I don't know either because my parts books don't show the set-up (they
list the trans-positioning gear set for the 9 Inch and 10K but just the
compound gear and chart). 

I have a 5914 Clausing that I have about 95% of the whole metric
set-up and it indeed uses a completely different banjo assembly
(the 5900 series Clausings use a gearbox that in design, is the
same as the South Bend Lathe single tumbler Heavy Ten).  There
is a set of stud gears that one uses for certain metric thread pitches
(I'm missing one or two of the stud gears but they are 16DP 14.5PA
spur gears which I should be able to pick-up when the time comes).

Good Luck!
-Blue Chips-
Webb


david pennington
 

My 1942 edition of "How to Run a Lathe" has a picture of the 100/127 transposing gear installed on a change gear lathe. 

The 1966 edition looks like a more modern lathe, but it's not obvious that the gear shown is a 100/127 gear.

Both books have the same chart showing the setup to cut metric threads.

-------- Original message --------
From: Nick Jonkman <njonkman@...>
Date: 6/17/21 17:21 (GMT-07:00)
To: SouthBendLathe@groups.io
Subject: Re: [SouthBendLathe] Fw: American Machine & Gear Works - metric transposing gears

I have had a set of transposing gears for many years.Don't use them often but they needed no special adapters.. The SB gear chart that goes with them is very clear and the set up works great.

Nick


On 21-06-17 5:19 PM, wlw19958 wrote:
Hi There,

On Thu, Jun 17, 2021 at 11:51 AM, Bill in OKC too wrote:
Don't know for sure about the SB gears, but the equivalent gears on an Atlas lathe need adapters and such to put them on the lathe.
I don't know either because my parts books don't show the set-up (they
list the trans-positioning gear set for the 9 Inch and 10K but just the
compound gear and chart). 

I have a 5914 Clausing that I have about 95% of the whole metric
set-up and it indeed uses a completely different banjo assembly
(the 5900 series Clausings use a gearbox that in design, is the
same as the South Bend Lathe single tumbler Heavy Ten).  There
is a set of stud gears that one uses for certain metric thread pitches
(I'm missing one or two of the stud gears but they are 16DP 14.5PA
spur gears which I should be able to pick-up when the time comes).

Good Luck!
-Blue Chips-
Webb


Ondrej Krejci
 

Greetings,

The one-piece advertising may be in response to the move made by larger gear manufacturers to make gears that require adapters instead of making the same gear but with numerous bore sizes, every 1/8" or 1/4", with and without keyways, creating too much inventory.

OK 

On Thursday, June 17, 2021, 07:28:28 PM EDT, david pennington via groups.io <davidwpennington@...> wrote:


My 1942 edition of "How to Run a Lathe" has a picture of the 100/127 transposing gear installed on a change gear lathe.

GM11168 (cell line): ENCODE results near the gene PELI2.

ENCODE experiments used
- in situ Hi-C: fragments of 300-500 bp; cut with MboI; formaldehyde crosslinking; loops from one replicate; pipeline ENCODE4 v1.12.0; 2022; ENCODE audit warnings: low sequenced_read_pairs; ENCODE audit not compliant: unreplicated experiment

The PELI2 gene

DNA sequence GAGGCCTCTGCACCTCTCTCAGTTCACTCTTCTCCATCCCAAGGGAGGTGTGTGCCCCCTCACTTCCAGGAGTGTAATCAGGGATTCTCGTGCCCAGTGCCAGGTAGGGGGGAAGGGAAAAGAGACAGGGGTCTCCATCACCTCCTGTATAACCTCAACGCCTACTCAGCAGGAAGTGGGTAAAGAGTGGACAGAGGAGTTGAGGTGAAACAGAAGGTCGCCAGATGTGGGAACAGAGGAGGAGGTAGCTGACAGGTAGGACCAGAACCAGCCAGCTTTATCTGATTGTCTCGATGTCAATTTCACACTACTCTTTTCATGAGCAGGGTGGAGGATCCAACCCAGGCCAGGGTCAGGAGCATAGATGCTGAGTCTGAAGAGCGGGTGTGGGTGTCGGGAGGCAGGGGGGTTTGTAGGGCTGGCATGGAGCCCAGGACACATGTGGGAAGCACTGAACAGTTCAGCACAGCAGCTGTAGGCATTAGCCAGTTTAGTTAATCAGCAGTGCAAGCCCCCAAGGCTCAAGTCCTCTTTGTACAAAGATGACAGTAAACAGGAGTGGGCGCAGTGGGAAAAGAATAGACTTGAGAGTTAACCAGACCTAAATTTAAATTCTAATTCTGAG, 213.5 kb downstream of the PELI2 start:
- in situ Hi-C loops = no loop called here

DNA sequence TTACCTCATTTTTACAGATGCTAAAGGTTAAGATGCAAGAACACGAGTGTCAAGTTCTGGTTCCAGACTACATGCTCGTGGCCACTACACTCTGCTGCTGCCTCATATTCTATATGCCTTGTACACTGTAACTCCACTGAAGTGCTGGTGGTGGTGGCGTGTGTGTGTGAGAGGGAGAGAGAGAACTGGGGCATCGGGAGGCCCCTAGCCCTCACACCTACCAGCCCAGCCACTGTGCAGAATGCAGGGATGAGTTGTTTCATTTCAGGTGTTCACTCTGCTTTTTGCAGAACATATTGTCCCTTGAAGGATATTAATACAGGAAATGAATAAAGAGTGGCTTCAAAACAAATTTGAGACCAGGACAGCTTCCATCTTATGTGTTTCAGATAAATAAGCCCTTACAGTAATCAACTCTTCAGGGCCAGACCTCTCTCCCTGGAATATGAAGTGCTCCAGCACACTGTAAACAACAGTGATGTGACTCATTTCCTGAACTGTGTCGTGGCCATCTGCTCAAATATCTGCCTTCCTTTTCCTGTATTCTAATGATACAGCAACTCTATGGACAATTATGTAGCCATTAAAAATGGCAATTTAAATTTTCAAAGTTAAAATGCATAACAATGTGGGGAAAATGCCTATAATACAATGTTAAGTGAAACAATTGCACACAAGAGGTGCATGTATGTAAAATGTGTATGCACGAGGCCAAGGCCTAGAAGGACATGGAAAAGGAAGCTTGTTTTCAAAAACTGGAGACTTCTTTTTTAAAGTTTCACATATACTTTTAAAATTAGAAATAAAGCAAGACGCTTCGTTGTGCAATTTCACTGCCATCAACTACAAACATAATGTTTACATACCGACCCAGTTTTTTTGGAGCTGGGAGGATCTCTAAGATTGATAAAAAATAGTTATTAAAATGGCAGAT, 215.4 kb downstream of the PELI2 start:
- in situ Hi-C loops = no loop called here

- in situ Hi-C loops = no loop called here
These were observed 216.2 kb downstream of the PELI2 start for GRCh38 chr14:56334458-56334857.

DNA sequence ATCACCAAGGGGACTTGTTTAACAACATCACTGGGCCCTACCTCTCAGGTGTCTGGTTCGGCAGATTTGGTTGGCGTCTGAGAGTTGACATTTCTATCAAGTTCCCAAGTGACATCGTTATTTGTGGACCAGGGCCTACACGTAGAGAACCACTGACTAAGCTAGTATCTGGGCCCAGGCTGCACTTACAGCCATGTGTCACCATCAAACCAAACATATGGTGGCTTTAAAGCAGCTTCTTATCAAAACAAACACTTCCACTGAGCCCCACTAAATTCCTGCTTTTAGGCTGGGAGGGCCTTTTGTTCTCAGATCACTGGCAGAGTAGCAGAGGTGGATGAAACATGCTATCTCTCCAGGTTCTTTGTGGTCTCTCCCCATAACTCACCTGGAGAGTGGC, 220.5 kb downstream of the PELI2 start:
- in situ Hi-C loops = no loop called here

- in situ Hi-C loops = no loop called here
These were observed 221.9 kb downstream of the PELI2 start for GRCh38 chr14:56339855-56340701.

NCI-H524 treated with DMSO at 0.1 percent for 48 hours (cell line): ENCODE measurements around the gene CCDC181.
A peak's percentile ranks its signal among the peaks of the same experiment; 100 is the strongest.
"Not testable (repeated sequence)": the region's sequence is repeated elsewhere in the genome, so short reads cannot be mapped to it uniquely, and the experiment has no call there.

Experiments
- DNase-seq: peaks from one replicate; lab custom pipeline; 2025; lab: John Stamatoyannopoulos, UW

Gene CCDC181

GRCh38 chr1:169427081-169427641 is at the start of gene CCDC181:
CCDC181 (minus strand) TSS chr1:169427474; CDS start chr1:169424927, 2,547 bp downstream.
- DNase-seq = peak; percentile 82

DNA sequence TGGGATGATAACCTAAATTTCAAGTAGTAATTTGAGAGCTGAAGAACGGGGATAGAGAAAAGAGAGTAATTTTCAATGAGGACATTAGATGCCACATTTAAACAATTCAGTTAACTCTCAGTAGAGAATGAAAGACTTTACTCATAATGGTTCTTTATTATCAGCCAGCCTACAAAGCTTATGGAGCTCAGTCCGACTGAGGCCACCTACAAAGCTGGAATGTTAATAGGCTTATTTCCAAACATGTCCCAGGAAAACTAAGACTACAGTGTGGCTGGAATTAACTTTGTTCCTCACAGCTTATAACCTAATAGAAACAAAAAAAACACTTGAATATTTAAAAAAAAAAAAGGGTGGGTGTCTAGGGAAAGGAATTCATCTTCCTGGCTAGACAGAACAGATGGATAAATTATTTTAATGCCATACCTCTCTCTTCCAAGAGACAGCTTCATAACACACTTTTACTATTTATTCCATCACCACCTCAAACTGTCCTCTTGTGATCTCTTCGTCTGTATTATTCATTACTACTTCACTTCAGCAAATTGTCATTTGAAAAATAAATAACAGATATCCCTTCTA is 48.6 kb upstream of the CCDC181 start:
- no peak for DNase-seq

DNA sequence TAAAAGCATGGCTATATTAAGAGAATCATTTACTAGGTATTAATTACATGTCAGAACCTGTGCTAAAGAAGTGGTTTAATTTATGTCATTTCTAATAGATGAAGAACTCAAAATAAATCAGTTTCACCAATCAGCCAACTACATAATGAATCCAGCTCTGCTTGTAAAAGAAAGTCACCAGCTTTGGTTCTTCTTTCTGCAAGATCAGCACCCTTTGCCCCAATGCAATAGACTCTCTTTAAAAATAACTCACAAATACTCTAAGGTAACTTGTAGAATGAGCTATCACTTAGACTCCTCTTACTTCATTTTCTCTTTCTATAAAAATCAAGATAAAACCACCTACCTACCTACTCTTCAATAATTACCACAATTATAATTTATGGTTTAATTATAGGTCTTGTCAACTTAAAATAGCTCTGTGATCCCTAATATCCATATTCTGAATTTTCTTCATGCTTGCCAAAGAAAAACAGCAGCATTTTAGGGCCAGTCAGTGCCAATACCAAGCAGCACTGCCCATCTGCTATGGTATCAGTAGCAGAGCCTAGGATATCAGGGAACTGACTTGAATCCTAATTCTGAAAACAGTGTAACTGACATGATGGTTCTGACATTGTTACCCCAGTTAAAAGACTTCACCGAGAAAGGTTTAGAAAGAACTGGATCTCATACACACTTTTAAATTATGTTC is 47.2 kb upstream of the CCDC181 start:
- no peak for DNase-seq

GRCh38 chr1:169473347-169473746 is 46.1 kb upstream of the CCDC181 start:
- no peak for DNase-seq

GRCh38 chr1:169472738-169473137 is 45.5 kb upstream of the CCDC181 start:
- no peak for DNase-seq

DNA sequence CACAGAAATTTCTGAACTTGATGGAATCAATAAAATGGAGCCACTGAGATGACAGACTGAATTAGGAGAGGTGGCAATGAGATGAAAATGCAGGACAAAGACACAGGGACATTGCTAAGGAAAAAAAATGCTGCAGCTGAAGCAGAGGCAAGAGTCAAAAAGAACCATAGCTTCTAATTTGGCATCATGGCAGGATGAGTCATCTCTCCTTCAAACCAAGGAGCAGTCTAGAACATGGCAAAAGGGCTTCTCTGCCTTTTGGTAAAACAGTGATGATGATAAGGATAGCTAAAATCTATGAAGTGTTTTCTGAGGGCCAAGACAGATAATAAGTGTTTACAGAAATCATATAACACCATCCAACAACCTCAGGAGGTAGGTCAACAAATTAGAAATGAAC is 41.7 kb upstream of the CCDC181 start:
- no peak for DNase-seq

The 1966 edition looks like a more modern lathe, but it's not obvious that the gear shown is a 100/127 gear.

Both books have the same chart showing the setup to cut metric threads.

-------- Original message --------
From: Nick Jonkman <njonkman@...>
Date: 6/17/21 17:21 (GMT-07:00)
To: SouthBendLathe@groups.io
Subject: Re: [SouthBendLathe] Fw: American Machine & Gear Works - metric transposing gears

I have had a set of transposing gears for many years.Don't use them often but they needed no special adapters.. The SB gear chart that goes with them is very clear and the set up works great.

Nick


On 21-06-17 5:19 PM, wlw19958 wrote:
Hi There,

On Thu, Jun 17, 2021 at 11:51 AM, Bill in OKC too wrote:
Don't know for sure about the SB gears, but the equivalent gears on an Atlas lathe need adapters and such to put them on the lathe.
I don't know either because my parts books don't show the set-up (they
list the trans-positioning gear set for the 9 Inch and 10K but just the
compound gear and chart). 

I have a 5914 Clausing that I have about 95% of the whole metric
set-up and it indeed uses a completely different banjo assembly
(the 5900 series Clausings use a gearbox that in design, is the
same as the South Bend Lathe single tumbler Heavy Ten).  There
is a set of stud gears that one uses for certain metric thread pitches
(I'm missing one or two of the stud gears but they are 16DP 14.5PA
spur gears which I should be able to pick-up when the time comes).

Good Luck!
-Blue Chips-
Webb


nzpropnut
 

Bill,

 

The attached photos  and info show the entire package, ex-factory, for the Single Tumbler gearbox Heavy 10 only - my machine is December 1941.

The double tumbler machine uses a different set-up to this - i.e., a different banjo bar and probably some difference with the gear set.

 

Cheers,

Tony Skilton

NZ

 

From: SouthBendLathe@groups.io [mailto:SouthBendLathe@groups.io] On Behalf Of Bill in OKC too via groups.io
Sent: Friday, June 18, 2021 6:51 AM
To: SouthBendLathe@groups.io
Subject: Re: [SouthBendLathe] Fw: American Machine & Gear Works - metric transposing gears

 

Don't know for sure about the SB gears, but the equivalent gears on an Atlas lathe need adapters and such to put them on the lathe. They are available for the Atlas, and it's possible to make your own, but I've not seen anything like them for the SB lathes. Also, AFAIK, the SB Heavy 10L lathes all have a quick-change gear box, and that may complicate things, too. I don't know if these for the 10L will work with the older single-tumbler gear boxes, which is what mine shipped with, and it still needs a lot of work before I need to worry about that at all. By the time I have my shop set up the way I want it, I should be able to cut my own gears, so it may not be a problem. I'll just have to figure out how to make it work.

Bill in OKC

William R. Meyers, MSgt, USAF(Ret.)


A human being should be able to change a diaper, plan an invasion,
butcher a hog, conn a ship, design a building, write a sonnet, balance
accounts, build a wall, set a bone, comfort the dying, take orders,